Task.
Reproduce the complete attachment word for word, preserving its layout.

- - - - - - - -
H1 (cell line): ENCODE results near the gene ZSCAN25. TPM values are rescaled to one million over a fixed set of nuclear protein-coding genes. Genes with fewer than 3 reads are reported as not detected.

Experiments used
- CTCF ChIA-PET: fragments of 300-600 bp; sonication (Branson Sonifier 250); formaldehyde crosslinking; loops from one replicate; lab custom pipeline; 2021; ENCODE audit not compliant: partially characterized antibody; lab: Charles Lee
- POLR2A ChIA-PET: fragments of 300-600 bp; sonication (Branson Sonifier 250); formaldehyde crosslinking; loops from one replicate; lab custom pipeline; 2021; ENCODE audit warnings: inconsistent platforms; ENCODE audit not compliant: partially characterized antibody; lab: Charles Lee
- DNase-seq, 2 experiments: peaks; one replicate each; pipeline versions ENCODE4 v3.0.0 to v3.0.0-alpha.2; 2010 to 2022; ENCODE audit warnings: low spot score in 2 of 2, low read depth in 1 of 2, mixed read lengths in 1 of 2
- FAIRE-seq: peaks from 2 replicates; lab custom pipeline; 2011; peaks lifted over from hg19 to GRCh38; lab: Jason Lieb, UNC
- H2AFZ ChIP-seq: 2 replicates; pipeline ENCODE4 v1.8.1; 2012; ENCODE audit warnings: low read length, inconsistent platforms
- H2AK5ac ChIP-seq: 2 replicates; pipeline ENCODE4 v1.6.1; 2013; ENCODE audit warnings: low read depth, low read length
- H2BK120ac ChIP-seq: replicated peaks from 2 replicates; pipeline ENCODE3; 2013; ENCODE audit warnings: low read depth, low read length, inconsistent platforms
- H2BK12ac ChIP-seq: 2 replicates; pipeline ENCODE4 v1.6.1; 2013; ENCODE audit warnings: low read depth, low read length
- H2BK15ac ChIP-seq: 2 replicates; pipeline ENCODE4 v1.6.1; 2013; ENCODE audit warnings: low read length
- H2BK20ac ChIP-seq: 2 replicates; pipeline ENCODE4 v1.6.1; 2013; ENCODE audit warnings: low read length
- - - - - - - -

H1 (cell line): ENCODE results near the gene ZSCAN25. TPM values are rescaled to one million over a fixed set of nuclear protein-coding genes. Genes with fewer than 3 reads are reported as not detected.

Experiments used
- CTCF ChIA-PET: fragments of 300-600 bp; sonication (Branson Sonifier 250); formaldehyde crosslinking; loops from one replicate; lab custom pipeline; 2021; ENCODE audit not compliant: partially characterized antibody; lab: Charles Lee
- POLR2A ChIA-PET: fragments of 300-600 bp; sonication (Branson Sonifier 250); formaldehyde crosslinking; loops from one replicate; lab custom pipeline; 2021; ENCODE audit warnings: inconsistent platforms; ENCODE audit not compliant: partially characterized antibody; lab: Charles Lee
- DNase-seq, 2 experiments: peaks; one replicate each; pipeline versions ENCODE4 v3.0.0 to v3.0.0-alpha.2; 2010 to 2022; ENCODE audit warnings: low spot score in 2 of 2, low read depth in 1 of 2, mixed read lengths in 1 of 2
- FAIRE-seq: peaks from 2 replicates; lab custom pipeline; 2011; peaks lifted over from hg19 to GRCh38; lab: Jason Lieb, UNC
- H2AFZ ChIP-seq: 2 replicates; pipeline ENCODE4 v1.8.1; 2012; ENCODE audit warnings: low read length, inconsistent platforms
- H2AK5ac ChIP-seq: 2 replicates; pipeline ENCODE4 v1.6.1; 2013; ENCODE audit warnings: low read depth, low read length
- H2BK120ac ChIP-seq: replicated peaks from 2 replicates; pipeline ENCODE3; 2013; ENCODE audit warnings: low read depth, low read length, inconsistent platforms
- H2BK12ac ChIP-seq: 2 replicates; pipeline ENCODE4 v1.6.1; 2013; ENCODE audit warnings: low read depth, low read length
- H2BK15ac ChIP-seq: 2 replicates; pipeline ENCODE4 v1.6.1; 2013; ENCODE audit warnings: low read length
- H2BK20ac ChIP-seq: 2 replicates; pipeline ENCODE4 v1.6.1; 2013; ENCODE audit warnings: low read length